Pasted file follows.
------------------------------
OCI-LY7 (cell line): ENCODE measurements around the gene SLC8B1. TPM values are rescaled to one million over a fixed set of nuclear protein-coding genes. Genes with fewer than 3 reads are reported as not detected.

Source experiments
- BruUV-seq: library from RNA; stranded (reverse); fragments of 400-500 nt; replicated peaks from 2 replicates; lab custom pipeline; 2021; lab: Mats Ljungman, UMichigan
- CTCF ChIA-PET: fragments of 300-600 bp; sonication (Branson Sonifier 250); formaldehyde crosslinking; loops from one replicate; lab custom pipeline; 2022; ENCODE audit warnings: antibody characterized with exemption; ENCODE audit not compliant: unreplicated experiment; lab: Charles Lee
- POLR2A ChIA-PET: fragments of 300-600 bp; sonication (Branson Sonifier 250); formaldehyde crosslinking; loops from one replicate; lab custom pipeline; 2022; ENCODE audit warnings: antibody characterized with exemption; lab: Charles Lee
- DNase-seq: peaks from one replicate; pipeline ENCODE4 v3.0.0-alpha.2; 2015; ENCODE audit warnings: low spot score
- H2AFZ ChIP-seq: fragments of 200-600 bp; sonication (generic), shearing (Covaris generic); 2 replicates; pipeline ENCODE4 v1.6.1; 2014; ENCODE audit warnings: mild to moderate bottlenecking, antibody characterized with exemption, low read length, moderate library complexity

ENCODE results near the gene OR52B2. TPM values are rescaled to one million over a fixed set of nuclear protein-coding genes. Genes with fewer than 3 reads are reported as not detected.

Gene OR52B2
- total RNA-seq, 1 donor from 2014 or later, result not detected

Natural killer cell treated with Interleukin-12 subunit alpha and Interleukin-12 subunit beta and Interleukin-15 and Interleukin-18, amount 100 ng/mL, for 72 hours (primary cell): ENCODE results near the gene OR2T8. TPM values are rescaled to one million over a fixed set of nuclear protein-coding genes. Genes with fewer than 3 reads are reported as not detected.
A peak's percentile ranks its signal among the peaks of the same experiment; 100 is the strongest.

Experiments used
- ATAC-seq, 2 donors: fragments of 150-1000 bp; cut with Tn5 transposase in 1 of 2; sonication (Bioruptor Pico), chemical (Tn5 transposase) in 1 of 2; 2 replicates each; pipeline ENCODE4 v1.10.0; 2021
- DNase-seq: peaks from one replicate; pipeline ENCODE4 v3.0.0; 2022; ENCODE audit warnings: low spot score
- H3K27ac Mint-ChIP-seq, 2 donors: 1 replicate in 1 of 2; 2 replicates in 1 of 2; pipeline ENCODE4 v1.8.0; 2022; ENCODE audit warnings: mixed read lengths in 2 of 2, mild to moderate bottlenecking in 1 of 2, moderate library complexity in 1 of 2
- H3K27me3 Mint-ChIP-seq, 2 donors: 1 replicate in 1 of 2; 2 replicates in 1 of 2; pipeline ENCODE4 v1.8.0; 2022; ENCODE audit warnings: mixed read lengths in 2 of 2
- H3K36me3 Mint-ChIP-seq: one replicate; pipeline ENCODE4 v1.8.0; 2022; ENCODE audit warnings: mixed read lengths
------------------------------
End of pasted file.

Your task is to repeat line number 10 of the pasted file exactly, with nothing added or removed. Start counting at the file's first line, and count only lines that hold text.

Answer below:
- total RNA-seq, 1 donor from 2014 or later, result not detected